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  • Arena Act

    by Representative Shelley Moore Capito

    Posted on 2015-06-09

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    CAPITO. Mr. President, I rise to speak about our Nation's energy economy.



    ``Alpha Natural to Lay Off 439 at West Virginia Coal Mine''; ``Murray Energy expects more than 1,800 coal mine layoffs''; ``Job Cuts Are Devastating Blow for Ohio Valley Coal Miners''; ``Coal analyst says industry facing toughest time''; ``Power Bills To Get Higher''--these are just some of the headlines that have been in the recent news in my area. These headlines are a stark reminder of the impact misguided Federal policies will have on the lives of real people.

    West Virginia and other energy-producing States have suffered devastating blows. Hard-working Americans are losing their jobs as their energy bills keep climbing. I come to the floor to encourage my colleagues to stand up for our Nation's energy future.

    Last month, I introduced the Affordable Reliable Energy Now Act--the ARENA Act--with Leader McConnell, Chairman Inhofe, my fellow West Virginian Joe Manchin, and nearly 30 of my colleagues. This bipartisan legislation would empower States to protect families and businesses from electricity rate increases, reduced electrical reliability, and other harmful effects of the Clean Power Plan.

    The ARENA Act would require that any greenhouse gas standards set by the EPA for new coal-fired powerplants are achievable by commercial powerplants, including highly efficient plants that utilize the most modern, state-of-the-art emissions control technologies.

    Back in February, I asked EPA Acting Assistant Administrator Janet McCabe to explain why, despite multiple invitations from Federal and State legislators, the EPA did not hold a public hearing on its proposed Clean Power Plan in West Virginia, given the large role coal plays in our economy and our electricity generation. And do you know what she said? She told me public hearings were held in places where people were ``comfortable.'' Well, that response is unacceptable to me and to the people of my State. That response, which represents EPA's disregard for the real-world impacts of its policies, helped shaped this legislation.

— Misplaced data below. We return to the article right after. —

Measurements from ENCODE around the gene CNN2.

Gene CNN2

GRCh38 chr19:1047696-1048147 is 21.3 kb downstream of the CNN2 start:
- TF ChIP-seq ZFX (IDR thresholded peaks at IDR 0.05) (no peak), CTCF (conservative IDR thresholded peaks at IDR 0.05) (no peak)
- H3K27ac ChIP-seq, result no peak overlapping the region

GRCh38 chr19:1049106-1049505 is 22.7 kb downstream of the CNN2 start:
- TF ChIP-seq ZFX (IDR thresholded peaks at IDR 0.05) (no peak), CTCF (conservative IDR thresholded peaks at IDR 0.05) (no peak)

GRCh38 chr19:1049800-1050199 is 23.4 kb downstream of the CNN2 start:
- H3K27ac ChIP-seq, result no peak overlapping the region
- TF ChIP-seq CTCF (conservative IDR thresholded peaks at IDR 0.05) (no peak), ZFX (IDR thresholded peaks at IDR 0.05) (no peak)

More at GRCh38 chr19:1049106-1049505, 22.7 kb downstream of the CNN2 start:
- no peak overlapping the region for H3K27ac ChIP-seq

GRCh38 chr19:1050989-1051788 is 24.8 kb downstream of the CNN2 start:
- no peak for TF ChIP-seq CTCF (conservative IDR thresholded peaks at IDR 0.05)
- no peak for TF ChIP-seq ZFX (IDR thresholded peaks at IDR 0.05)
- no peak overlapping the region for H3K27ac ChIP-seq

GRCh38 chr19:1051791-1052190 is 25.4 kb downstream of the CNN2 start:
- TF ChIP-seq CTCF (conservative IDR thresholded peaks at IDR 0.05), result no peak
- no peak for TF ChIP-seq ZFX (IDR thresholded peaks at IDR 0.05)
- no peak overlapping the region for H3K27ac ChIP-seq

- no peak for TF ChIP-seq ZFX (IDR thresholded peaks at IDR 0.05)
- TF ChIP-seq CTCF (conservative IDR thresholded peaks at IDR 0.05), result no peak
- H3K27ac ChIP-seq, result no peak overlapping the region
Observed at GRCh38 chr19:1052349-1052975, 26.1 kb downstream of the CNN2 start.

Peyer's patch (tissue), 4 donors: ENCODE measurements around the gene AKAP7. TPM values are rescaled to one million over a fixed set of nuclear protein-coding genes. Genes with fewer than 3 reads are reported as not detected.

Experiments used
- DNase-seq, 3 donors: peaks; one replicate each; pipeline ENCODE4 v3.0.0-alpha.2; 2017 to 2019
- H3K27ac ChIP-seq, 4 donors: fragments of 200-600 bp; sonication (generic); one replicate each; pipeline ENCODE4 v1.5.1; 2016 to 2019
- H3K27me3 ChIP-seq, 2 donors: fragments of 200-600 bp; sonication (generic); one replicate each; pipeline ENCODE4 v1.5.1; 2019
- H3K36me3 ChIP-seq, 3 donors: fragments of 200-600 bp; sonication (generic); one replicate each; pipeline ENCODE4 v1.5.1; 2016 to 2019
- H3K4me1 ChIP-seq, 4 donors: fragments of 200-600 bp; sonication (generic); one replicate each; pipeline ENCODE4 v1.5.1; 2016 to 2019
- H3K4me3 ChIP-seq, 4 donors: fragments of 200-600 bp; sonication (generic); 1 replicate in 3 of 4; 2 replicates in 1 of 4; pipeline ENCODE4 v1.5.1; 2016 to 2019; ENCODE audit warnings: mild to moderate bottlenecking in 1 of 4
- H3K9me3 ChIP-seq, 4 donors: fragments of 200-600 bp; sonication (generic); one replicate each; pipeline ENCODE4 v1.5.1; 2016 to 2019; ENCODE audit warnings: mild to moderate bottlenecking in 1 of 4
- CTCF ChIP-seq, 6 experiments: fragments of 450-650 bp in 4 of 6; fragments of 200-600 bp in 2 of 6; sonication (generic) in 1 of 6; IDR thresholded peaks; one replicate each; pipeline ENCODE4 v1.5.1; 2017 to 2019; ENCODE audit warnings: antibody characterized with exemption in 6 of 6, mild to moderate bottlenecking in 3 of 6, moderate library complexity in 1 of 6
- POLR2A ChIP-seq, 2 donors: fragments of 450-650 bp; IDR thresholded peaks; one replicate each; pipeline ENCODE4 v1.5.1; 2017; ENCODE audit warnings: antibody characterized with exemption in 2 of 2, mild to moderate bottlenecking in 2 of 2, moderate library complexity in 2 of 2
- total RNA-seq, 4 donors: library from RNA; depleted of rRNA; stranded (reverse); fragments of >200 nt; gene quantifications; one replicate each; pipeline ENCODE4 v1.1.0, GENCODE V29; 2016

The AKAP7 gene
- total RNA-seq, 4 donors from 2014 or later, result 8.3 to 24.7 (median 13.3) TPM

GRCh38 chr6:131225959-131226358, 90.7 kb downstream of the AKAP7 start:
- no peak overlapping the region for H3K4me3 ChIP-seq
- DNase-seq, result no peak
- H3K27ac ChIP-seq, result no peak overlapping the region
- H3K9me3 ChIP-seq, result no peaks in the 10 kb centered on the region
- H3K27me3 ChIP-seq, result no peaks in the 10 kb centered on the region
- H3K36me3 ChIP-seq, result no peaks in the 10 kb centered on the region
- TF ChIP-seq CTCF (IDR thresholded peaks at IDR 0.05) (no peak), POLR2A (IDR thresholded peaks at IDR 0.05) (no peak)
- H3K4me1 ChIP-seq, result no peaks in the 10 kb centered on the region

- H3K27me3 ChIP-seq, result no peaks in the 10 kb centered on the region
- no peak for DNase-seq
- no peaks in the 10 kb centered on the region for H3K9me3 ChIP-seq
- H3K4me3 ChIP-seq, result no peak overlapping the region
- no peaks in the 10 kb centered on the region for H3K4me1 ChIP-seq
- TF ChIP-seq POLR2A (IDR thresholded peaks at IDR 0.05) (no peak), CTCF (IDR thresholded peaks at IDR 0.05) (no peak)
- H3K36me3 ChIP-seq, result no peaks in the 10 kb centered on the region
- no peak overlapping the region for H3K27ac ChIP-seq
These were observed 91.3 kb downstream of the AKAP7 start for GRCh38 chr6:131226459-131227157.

The EPA's proposed greenhouse gas regulations will negatively impact both energy affordability and energy reliability. Coal provided 96 percent of West Virginia's electricity last year and West Virginia was among the lowest electricity prices in the Nation. Last year, the average price was 27 percent below the national average, but these low prices are not likely to survive this administration's policies.

    Studies have projected that the Clean Power Plan will raise electricity prices in West Virginia between 12 and 16 percent. Just last month, 450,000 West Virginia families learned of a 16-percent increase in the cost of electricity. While there were multiple factors that contributed to this rate increase, compliance with previous EPA regulations played a significant role. If we allow EPA's plan to move forward, last week's rate increase will only be the tip of the iceberg.

    Affordable energy matters. Mr. President, 430,000 low- and middle- income families in West Virginia, which is nearly 60 percent of our State's households, take home an average of less than $1,900 a month and spend 17 percent of their aftertax income on energy. These families are especially vulnerable to the price increases that will result from the Clean Power Plan.

    Other West Virginia families will bear the brunt of the EPA's policy more directly. In the past few weeks, 1,800 West Virginia coal miners received layoff notices. The notices came at Alpha Natural Resources and Murray Energy--the two largest coal companies in our State. Patriot Coal also filed for bankruptcy for a second time. Three coal-fired powerplants closed, also costing more jobs in the State of West Virginia.

    When mines and coal-fired powerplants close, the ripple effect is felt throughout our entire economy. The Wheeling Intelligencer reported that the Murray Energy layoffs alone would mean almost $62 million in annual lost wages for Ohio Valley residents.

    Other parts of our State have been hit just as hard. In Nicholas County, the local government was forced to lay off employees, including a number of sheriff's deputies, because of a drop in the coal severance tax.

    Last month, the Energy Information Agency released its analysis of the proposed rule. The administration's own energy statistician found that the Clean Power Plan would shut down more than double the coal- fired powerplant capacity we have by the end of this decade.

    The PRESIDING OFFICER. The Senator's time has expired.

    Mrs. CAPITO. I thank the Chair. I urge support for the ARENA Act, and I yield the floor.

    The PRESIDING OFFICER. The Senator from Florida.

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